Based on years of reporting on Samsung for the Economist, the Wall Street Journal, and Time from his base in South Korea, and his countless sources inside and outside the company, Geoffrey Cain offers the first deep look behind the curtains of the biggest company nobody knows.
How has this happened? Forty years ago, Samsung was a rickety Korean agricultural conglomerate that produced sugar, paper, and fertilizer. But with the rise of the PC revolution, Chairman Lee Byung-chul came up with an incredibly risky multimillion dollar plan to make Samsung a major supplier of computer chips. Lee had been wowed by a young Steve Jobs who sat down with the chairman to offer his advice, and Lee quickly became obsessed with creating a tech empire.
Today, Samsung employs over 350,000 people – over four times as many as Apple – and their revenues have grown 40 times their 1987 level. Samsung alone now make up more than 20% of South Korea’s exports and sells more smartphones than any other company in the world. And furthermore, they don’t just make their own phones, but are one of Apple’s chief supplier on technology critical to the iPhone. Yet their disastrous recall of the Galaxy Note 7, with numerous reports of phones spontaneously bursting into flames, reveals the dangers of the company's headlong attempt to overtake Apple at any cost.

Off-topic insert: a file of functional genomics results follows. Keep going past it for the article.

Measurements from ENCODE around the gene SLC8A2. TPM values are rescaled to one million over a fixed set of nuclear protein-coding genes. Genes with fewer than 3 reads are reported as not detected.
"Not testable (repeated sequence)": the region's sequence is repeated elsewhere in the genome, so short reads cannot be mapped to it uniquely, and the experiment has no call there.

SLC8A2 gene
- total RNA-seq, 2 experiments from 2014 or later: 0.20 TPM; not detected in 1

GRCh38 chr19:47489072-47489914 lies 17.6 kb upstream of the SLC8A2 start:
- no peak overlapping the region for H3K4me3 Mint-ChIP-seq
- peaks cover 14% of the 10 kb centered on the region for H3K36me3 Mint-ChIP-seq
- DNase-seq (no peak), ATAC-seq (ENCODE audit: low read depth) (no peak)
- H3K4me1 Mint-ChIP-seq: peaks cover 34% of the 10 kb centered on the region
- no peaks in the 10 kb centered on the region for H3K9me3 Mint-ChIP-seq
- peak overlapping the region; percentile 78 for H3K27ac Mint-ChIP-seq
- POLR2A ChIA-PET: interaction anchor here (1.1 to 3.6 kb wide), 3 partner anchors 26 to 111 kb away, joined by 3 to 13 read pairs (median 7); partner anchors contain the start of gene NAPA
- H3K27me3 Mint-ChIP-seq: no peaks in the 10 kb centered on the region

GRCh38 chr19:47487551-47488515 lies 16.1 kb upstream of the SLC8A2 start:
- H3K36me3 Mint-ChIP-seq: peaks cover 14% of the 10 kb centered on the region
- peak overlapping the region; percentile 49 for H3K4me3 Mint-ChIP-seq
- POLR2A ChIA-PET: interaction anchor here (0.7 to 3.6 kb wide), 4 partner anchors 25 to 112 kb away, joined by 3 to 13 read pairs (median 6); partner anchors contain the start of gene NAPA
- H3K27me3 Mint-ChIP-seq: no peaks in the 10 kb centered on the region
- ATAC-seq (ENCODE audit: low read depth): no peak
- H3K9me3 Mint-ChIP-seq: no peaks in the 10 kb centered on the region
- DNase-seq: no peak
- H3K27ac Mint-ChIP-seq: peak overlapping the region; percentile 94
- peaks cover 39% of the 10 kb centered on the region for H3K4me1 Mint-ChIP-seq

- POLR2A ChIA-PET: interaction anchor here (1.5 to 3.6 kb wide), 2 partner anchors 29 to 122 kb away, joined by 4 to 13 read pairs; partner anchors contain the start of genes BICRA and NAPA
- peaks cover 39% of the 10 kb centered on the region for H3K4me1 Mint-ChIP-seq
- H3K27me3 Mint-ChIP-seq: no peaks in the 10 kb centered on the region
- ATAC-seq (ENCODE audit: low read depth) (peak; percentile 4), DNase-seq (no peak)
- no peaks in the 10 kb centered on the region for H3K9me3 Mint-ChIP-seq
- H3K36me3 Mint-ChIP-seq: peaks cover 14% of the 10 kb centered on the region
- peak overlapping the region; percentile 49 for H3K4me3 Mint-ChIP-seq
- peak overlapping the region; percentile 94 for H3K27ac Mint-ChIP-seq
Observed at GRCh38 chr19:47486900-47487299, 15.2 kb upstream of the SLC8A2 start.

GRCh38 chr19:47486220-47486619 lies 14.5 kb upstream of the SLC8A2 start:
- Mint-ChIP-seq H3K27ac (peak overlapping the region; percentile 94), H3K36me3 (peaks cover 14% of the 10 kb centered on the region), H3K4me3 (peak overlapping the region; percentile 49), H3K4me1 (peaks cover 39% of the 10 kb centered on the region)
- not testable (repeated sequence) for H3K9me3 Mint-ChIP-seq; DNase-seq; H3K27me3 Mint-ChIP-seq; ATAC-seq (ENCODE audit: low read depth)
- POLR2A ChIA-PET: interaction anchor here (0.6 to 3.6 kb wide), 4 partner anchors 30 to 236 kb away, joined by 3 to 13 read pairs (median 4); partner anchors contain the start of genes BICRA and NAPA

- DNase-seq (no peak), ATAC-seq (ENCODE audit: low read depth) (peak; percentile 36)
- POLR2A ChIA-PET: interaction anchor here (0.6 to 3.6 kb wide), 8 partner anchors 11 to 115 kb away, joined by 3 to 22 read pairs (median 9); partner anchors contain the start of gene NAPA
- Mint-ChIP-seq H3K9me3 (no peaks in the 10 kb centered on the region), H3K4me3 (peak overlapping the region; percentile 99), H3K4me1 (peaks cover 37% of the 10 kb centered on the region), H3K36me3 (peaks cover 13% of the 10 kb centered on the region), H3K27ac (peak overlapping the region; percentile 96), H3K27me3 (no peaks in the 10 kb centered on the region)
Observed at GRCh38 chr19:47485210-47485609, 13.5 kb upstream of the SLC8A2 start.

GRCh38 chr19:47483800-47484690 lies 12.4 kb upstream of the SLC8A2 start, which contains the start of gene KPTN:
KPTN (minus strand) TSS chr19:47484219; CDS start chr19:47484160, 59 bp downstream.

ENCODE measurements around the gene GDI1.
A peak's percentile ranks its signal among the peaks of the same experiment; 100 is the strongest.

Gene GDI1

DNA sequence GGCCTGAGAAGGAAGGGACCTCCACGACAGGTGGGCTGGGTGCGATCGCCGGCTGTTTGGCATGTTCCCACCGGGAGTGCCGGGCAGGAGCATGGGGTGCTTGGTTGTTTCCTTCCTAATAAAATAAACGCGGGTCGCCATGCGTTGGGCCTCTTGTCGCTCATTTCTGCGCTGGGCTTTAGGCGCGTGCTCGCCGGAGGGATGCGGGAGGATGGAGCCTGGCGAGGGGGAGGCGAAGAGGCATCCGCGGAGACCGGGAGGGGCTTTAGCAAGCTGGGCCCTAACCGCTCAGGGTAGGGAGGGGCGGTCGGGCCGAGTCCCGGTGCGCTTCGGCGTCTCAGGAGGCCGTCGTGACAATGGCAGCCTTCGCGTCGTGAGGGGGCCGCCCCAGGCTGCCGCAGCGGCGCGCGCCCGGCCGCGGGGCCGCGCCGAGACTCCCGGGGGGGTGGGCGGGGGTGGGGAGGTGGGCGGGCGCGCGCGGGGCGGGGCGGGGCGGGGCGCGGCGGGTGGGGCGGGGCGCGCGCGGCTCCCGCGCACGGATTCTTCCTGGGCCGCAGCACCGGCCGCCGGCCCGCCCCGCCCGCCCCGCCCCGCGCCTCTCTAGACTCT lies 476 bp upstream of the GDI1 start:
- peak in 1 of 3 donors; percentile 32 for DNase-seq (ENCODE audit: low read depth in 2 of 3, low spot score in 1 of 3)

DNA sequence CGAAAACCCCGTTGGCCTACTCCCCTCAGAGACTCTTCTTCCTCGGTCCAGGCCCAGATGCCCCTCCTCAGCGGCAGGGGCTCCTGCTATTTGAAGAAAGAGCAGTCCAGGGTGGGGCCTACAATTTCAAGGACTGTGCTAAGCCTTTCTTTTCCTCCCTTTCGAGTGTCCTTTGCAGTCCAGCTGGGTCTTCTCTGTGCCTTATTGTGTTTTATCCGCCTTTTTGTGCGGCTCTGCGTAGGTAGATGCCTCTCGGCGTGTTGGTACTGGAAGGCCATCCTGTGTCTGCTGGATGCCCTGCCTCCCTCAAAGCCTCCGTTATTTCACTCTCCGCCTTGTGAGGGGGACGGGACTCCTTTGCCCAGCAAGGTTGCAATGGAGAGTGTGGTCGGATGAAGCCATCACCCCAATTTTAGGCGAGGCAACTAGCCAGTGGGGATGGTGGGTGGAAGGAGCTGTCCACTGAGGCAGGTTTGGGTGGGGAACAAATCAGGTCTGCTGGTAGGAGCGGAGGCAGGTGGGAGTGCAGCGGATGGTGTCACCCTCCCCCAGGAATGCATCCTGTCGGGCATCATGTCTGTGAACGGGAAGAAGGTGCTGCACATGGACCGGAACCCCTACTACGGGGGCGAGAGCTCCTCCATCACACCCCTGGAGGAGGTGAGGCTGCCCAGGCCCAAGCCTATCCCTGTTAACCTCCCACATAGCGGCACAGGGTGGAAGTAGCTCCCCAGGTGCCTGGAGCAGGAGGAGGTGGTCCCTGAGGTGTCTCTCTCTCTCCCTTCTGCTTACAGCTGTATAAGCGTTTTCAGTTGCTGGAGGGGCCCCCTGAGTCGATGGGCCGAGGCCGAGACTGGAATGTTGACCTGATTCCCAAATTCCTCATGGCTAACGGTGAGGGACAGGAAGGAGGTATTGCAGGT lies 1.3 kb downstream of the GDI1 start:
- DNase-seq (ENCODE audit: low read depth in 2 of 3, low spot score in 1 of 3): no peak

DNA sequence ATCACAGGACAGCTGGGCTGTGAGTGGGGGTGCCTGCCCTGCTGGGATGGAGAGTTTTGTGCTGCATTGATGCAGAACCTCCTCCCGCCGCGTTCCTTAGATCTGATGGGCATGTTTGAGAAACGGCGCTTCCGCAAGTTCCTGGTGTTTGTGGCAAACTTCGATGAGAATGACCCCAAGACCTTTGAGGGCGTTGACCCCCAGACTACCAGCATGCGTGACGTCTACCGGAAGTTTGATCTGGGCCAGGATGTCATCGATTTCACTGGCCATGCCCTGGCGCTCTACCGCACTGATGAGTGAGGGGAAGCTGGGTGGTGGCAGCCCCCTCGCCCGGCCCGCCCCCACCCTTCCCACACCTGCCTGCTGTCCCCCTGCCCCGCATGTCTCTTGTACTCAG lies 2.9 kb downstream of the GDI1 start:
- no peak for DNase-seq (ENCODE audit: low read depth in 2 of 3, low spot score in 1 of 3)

A sweeping, insider account of the Korean's company's ongoing war against the likes of Google and Apple, Samsung Rising shows how a determined and fearless Asian competitor is poised to take on the giants of the tech world.